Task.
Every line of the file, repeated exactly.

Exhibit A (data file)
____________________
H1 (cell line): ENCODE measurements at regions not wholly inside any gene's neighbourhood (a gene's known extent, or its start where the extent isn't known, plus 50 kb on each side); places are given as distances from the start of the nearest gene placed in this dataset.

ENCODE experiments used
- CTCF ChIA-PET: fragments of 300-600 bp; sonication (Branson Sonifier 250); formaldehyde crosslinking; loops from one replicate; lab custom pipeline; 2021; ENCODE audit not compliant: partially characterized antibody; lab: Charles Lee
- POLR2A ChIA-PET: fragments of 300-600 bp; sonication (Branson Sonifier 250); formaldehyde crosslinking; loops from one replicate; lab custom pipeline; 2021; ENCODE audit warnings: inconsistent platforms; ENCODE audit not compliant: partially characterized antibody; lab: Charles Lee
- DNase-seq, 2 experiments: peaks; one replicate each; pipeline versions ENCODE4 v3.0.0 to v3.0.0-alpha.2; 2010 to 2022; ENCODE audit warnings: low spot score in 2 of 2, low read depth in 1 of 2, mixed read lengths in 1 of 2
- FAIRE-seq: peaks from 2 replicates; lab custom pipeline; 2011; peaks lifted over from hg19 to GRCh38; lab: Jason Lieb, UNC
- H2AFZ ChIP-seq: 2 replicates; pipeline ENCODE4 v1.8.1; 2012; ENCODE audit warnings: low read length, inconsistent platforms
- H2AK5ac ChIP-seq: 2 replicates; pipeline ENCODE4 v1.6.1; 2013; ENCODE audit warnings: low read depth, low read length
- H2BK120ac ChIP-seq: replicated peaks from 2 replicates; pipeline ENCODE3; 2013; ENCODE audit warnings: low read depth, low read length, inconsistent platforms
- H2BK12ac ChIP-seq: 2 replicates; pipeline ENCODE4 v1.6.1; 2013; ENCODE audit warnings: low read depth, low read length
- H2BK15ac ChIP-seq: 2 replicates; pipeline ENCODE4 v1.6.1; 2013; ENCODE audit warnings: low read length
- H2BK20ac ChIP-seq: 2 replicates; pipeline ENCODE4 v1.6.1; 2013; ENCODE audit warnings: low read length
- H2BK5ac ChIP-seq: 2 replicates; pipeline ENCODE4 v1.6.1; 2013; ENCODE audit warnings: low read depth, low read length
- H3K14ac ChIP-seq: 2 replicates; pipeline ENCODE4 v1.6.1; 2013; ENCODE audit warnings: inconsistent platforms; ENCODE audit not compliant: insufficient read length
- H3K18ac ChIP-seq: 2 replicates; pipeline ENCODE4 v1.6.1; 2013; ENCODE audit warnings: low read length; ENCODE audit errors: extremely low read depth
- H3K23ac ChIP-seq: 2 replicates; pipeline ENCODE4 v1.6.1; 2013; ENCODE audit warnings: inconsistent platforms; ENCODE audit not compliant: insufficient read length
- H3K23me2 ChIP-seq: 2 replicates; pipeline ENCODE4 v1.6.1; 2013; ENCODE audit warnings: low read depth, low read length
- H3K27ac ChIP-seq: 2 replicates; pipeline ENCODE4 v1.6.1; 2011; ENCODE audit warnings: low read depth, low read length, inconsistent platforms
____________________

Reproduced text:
H1 (cell line): ENCODE measurements at regions not wholly inside any gene's neighbourhood (a gene's known extent, or its start where the extent isn't known, plus 50 kb on each side); places are given as distances from the start of the nearest gene placed in this dataset.

ENCODE experiments used
- CTCF ChIA-PET: fragments of 300-600 bp; sonication (Branson Sonifier 250); formaldehyde crosslinking; loops from one replicate; lab custom pipeline; 2021; ENCODE audit not compliant: partially characterized antibody; lab: Charles Lee
- POLR2A ChIA-PET: fragments of 300-600 bp; sonication (Branson Sonifier 250); formaldehyde crosslinking; loops from one replicate; lab custom pipeline; 2021; ENCODE audit warnings: inconsistent platforms; ENCODE audit not compliant: partially characterized antibody; lab: Charles Lee
- DNase-seq, 2 experiments: peaks; one replicate each; pipeline versions ENCODE4 v3.0.0 to v3.0.0-alpha.2; 2010 to 2022; ENCODE audit warnings: low spot score in 2 of 2, low read depth in 1 of 2, mixed read lengths in 1 of 2
- FAIRE-seq: peaks from 2 replicates; lab custom pipeline; 2011; peaks lifted over from hg19 to GRCh38; lab: Jason Lieb, UNC
- H2AFZ ChIP-seq: 2 replicates; pipeline ENCODE4 v1.8.1; 2012; ENCODE audit warnings: low read length, inconsistent platforms
- H2AK5ac ChIP-seq: 2 replicates; pipeline ENCODE4 v1.6.1; 2013; ENCODE audit warnings: low read depth, low read length
- H2BK120ac ChIP-seq: replicated peaks from 2 replicates; pipeline ENCODE3; 2013; ENCODE audit warnings: low read depth, low read length, inconsistent platforms
- H2BK12ac ChIP-seq: 2 replicates; pipeline ENCODE4 v1.6.1; 2013; ENCODE audit warnings: low read depth, low read length
- H2BK15ac ChIP-seq: 2 replicates; pipeline ENCODE4 v1.6.1; 2013; ENCODE audit warnings: low read length
- H2BK20ac ChIP-seq: 2 replicates; pipeline ENCODE4 v1.6.1; 2013; ENCODE audit warnings: low read length
- H2BK5ac ChIP-seq: 2 replicates; pipeline ENCODE4 v1.6.1; 2013; ENCODE audit warnings: low read depth, low read length
- H3K14ac ChIP-seq: 2 replicates; pipeline ENCODE4 v1.6.1; 2013; ENCODE audit warnings: inconsistent platforms; ENCODE audit not compliant: insufficient read length
- H3K18ac ChIP-seq: 2 replicates; pipeline ENCODE4 v1.6.1; 2013; ENCODE audit warnings: low read length; ENCODE audit errors: extremely low read depth
- H3K23ac ChIP-seq: 2 replicates; pipeline ENCODE4 v1.6.1; 2013; ENCODE audit warnings: inconsistent platforms; ENCODE audit not compliant: insufficient read length
- H3K23me2 ChIP-seq: 2 replicates; pipeline ENCODE4 v1.6.1; 2013; ENCODE audit warnings: low read depth, low read length
- H3K27ac ChIP-seq: 2 replicates; pipeline ENCODE4 v1.6.1; 2011; ENCODE audit warnings: low read depth, low read length, inconsistent platforms